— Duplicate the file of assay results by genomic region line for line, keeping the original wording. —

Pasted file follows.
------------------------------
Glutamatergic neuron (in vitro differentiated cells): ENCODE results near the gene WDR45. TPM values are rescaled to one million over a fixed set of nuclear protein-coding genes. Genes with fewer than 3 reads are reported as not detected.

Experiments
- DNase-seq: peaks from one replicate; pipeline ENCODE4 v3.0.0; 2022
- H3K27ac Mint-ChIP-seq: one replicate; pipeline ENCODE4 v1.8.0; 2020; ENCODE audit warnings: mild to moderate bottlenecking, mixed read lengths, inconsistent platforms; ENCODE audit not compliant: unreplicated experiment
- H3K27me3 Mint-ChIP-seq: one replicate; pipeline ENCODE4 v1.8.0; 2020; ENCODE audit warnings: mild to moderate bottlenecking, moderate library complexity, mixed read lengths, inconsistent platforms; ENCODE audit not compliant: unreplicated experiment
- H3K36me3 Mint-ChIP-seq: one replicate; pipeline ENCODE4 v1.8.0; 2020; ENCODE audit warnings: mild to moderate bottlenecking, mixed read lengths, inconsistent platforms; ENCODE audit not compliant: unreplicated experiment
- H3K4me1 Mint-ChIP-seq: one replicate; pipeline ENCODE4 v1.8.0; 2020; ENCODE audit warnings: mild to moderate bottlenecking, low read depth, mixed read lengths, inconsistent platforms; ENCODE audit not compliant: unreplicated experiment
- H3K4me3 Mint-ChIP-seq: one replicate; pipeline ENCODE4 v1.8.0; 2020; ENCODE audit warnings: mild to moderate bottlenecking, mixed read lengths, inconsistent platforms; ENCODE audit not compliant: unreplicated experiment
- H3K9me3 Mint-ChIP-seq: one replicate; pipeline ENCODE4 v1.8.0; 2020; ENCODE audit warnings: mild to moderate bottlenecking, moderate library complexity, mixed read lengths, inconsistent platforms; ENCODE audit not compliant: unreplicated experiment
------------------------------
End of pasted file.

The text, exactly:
Glutamatergic neuron (in vitro differentiated cells): ENCODE results near the gene WDR45. TPM values are rescaled to one million over a fixed set of nuclear protein-coding genes. Genes with fewer than 3 reads are reported as not detected.

Experiments
- DNase-seq: peaks from one replicate; pipeline ENCODE4 v3.0.0; 2022
- H3K27ac Mint-ChIP-seq: one replicate; pipeline ENCODE4 v1.8.0; 2020; ENCODE audit warnings: mild to moderate bottlenecking, mixed read lengths, inconsistent platforms; ENCODE audit not compliant: unreplicated experiment
- H3K27me3 Mint-ChIP-seq: one replicate; pipeline ENCODE4 v1.8.0; 2020; ENCODE audit warnings: mild to moderate bottlenecking, moderate library complexity, mixed read lengths, inconsistent platforms; ENCODE audit not compliant: unreplicated experiment
- H3K36me3 Mint-ChIP-seq: one replicate; pipeline ENCODE4 v1.8.0; 2020; ENCODE audit warnings: mild to moderate bottlenecking, mixed read lengths, inconsistent platforms; ENCODE audit not compliant: unreplicated experiment
- H3K4me1 Mint-ChIP-seq: one replicate; pipeline ENCODE4 v1.8.0; 2020; ENCODE audit warnings: mild to moderate bottlenecking, low read depth, mixed read lengths, inconsistent platforms; ENCODE audit not compliant: unreplicated experiment
- H3K4me3 Mint-ChIP-seq: one replicate; pipeline ENCODE4 v1.8.0; 2020; ENCODE audit warnings: mild to moderate bottlenecking, mixed read lengths, inconsistent platforms; ENCODE audit not compliant: unreplicated experiment
- H3K9me3 Mint-ChIP-seq: one replicate; pipeline ENCODE4 v1.8.0; 2020; ENCODE audit warnings: mild to moderate bottlenecking, moderate library complexity, mixed read lengths, inconsistent platforms; ENCODE audit not compliant: unreplicated experiment